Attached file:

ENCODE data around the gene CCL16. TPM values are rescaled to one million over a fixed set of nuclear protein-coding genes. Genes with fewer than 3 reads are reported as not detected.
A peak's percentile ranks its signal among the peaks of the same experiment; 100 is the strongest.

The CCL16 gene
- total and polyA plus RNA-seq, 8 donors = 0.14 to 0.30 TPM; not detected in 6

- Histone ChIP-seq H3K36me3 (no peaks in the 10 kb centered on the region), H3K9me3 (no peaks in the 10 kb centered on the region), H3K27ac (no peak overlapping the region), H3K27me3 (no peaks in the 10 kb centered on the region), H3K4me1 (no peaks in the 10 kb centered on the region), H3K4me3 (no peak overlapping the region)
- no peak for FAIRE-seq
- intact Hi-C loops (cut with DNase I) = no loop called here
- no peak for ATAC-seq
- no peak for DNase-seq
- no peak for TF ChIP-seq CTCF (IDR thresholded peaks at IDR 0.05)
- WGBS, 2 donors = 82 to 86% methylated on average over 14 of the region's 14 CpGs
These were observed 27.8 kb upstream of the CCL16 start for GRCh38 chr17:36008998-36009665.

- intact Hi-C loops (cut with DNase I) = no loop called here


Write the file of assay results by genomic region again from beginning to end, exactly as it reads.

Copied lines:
ENCODE data around the gene CCL16. TPM values are rescaled to one million over a fixed set of nuclear protein-coding genes. Genes with fewer than 3 reads are reported as not detected.
A peak's percentile ranks its signal among the peaks of the same experiment; 100 is the strongest.

The CCL16 gene
- total and polyA plus RNA-seq, 8 donors = 0.14 to 0.30 TPM; not detected in 6

- Histone ChIP-seq H3K36me3 (no peaks in the 10 kb centered on the region), H3K9me3 (no peaks in the 10 kb centered on the region), H3K27ac (no peak overlapping the region), H3K27me3 (no peaks in the 10 kb centered on the region), H3K4me1 (no peaks in the 10 kb centered on the region), H3K4me3 (no peak overlapping the region)
- no peak for FAIRE-seq
- intact Hi-C loops (cut with DNase I) = no loop called here
- no peak for ATAC-seq
- no peak for DNase-seq
- no peak for TF ChIP-seq CTCF (IDR thresholded peaks at IDR 0.05)
- WGBS, 2 donors = 82 to 86% methylated on average over 14 of the region's 14 CpGs
These were observed 27.8 kb upstream of the CCL16 start for GRCh38 chr17:36008998-36009665.

- intact Hi-C loops (cut with DNase I) = no loop called here